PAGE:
think my budgie is trying hard to lay an egg I see her vent and she has been pushing all day ... we have no bird vet near
Pet's Gender: Female
Pet's Age: 7
Type of Animal: budgie
steaming and oil on her vent
-- First, most importantly, since you are not equipped to perform surgery which may be necessary, find an urgent care facility within 2 hours of you and be ready to go. No matter what. Also, just because you might not see "avian vet" along with DVM doesn't mean they aren't experienced with birds. Call every vet in town - one will at least be able to recommend someone. If you have a Pet Smart in town you have a bird vet right there; 7 days a week. They have a clinic inside that sees just about all animals, including small birds.--- Pet Co keeps a list of names of bird treating vets - call and ask. --- OK, with that said, here's what you can do in the meantime: Put a dab of corn syrup or maple syrup at the side of her beak where she'll lick it off. Offer a drop or two of plain water this way as well. --- You can try swabbing her vent area with a bit of KY jelly or other lubricant (not Vaseline) – even regular cooking oil is ok in a pinch, but since you've done that, hold off on doing it again. --- Set her in a shallow pan of warm water (not hot) – this might relax the muscles enough to pass the egg. --- Bringing her into a hot, steamy bathroom while trying to keep her calm and going through the shallow, warm water bath and vent massage - while finding a vet to see her urgently is another option. --- Put a heat source in her transport carrier or box lined with layers of newspapers, old tee shirts or smooth towels. An easy and reliable heat source is a ‘rice sock’. Fill a thick, clean sock about ¾ with raw rice and knot the end. Heat in microwave for 1 ½ to 2 minutes and shake it out afterward to distribute the heat evenly. Lay this on the bottom and cover with a few layers of newspaper or cloth - it’s a moist heat that may even help the egg move. --- You don’t have much time - find an urgent care facility and go now. It’s far better to be driving two hours to the nearest caregiver rather than trying to wait this out. --- She may not only face a life threatening situation here, but this is a common cause of paralyzation in birds. Sometimes permanent. --- You have my prayers!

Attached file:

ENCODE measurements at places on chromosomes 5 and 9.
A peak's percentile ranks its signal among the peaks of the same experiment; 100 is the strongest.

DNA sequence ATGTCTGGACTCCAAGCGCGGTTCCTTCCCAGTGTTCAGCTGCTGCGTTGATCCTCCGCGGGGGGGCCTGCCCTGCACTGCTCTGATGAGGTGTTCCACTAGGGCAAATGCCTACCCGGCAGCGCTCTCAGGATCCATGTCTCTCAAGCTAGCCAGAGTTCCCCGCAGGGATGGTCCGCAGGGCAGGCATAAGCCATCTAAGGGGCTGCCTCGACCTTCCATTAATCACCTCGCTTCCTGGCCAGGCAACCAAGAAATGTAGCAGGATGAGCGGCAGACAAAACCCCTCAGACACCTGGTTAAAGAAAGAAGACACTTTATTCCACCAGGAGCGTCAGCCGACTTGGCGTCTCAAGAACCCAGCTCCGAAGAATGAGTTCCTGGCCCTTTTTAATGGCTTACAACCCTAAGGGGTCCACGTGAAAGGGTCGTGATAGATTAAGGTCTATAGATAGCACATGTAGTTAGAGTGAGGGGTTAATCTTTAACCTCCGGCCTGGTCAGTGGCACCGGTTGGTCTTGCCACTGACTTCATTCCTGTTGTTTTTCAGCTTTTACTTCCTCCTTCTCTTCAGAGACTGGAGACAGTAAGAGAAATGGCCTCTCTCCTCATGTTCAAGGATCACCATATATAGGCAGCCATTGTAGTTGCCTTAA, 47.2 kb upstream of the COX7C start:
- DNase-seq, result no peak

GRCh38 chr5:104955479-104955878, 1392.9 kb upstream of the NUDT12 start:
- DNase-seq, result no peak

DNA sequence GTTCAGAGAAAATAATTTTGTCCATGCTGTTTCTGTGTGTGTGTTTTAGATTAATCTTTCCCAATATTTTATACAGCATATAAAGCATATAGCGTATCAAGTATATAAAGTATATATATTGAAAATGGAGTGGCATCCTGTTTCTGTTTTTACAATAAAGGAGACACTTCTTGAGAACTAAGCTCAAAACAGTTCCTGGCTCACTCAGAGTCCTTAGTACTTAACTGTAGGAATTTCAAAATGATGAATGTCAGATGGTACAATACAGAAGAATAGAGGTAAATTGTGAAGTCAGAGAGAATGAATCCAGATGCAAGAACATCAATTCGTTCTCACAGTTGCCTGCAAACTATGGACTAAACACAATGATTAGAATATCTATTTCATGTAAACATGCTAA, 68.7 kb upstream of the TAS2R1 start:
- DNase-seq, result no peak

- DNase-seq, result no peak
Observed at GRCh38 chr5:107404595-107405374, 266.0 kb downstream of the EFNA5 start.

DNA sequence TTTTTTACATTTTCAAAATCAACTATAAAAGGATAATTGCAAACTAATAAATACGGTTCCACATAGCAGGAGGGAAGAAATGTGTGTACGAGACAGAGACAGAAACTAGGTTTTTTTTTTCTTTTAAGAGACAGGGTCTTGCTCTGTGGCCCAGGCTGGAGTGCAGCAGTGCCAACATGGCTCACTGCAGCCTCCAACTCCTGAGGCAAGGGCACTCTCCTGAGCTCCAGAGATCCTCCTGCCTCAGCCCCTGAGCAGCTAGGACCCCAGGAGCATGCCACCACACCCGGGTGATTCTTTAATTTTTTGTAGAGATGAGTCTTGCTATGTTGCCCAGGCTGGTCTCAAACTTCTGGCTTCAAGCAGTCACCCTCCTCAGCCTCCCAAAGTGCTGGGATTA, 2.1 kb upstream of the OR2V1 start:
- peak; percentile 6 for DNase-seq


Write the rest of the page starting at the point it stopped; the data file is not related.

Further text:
Cert. Avian Specialist; Int. Assoc.Animal Behavior Consult; Pet Ind. Joint Advisory Council; author